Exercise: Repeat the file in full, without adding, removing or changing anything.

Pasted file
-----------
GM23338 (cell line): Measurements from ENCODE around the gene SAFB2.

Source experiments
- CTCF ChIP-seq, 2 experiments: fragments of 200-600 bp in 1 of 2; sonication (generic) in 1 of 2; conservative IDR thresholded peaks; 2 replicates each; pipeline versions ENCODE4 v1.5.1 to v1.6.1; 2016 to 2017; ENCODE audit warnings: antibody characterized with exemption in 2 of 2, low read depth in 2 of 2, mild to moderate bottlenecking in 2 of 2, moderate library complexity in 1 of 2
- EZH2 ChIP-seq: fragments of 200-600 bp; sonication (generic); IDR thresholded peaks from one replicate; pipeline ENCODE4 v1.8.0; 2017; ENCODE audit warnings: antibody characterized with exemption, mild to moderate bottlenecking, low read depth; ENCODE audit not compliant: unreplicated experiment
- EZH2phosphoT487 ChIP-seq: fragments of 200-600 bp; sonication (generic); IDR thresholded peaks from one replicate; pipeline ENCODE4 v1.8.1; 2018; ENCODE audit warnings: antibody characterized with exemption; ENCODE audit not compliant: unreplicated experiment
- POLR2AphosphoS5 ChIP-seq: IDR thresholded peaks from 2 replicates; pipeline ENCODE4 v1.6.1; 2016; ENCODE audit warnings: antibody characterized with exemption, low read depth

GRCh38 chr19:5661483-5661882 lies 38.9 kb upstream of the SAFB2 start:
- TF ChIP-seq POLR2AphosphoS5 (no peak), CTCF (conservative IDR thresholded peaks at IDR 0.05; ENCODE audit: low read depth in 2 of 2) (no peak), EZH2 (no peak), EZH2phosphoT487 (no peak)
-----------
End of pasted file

GM23338 (cell line): Measurements from ENCODE around the gene SAFB2.

Source experiments
- CTCF ChIP-seq, 2 experiments: fragments of 200-600 bp in 1 of 2; sonication (generic) in 1 of 2; conservative IDR thresholded peaks; 2 replicates each; pipeline versions ENCODE4 v1.5.1 to v1.6.1; 2016 to 2017; ENCODE audit warnings: antibody characterized with exemption in 2 of 2, low read depth in 2 of 2, mild to moderate bottlenecking in 2 of 2, moderate library complexity in 1 of 2
- EZH2 ChIP-seq: fragments of 200-600 bp; sonication (generic); IDR thresholded peaks from one replicate; pipeline ENCODE4 v1.8.0; 2017; ENCODE audit warnings: antibody characterized with exemption, mild to moderate bottlenecking, low read depth; ENCODE audit not compliant: unreplicated experiment
- EZH2phosphoT487 ChIP-seq: fragments of 200-600 bp; sonication (generic); IDR thresholded peaks from one replicate; pipeline ENCODE4 v1.8.1; 2018; ENCODE audit warnings: antibody characterized with exemption; ENCODE audit not compliant: unreplicated experiment
- POLR2AphosphoS5 ChIP-seq: IDR thresholded peaks from 2 replicates; pipeline ENCODE4 v1.6.1; 2016; ENCODE audit warnings: antibody characterized with exemption, low read depth

GRCh38 chr19:5661483-5661882 lies 38.9 kb upstream of the SAFB2 start:
- TF ChIP-seq POLR2AphosphoS5 (no peak), CTCF (conservative IDR thresholded peaks at IDR 0.05; ENCODE audit: low read depth in 2 of 2) (no peak), EZH2 (no peak), EZH2phosphoT487 (no peak)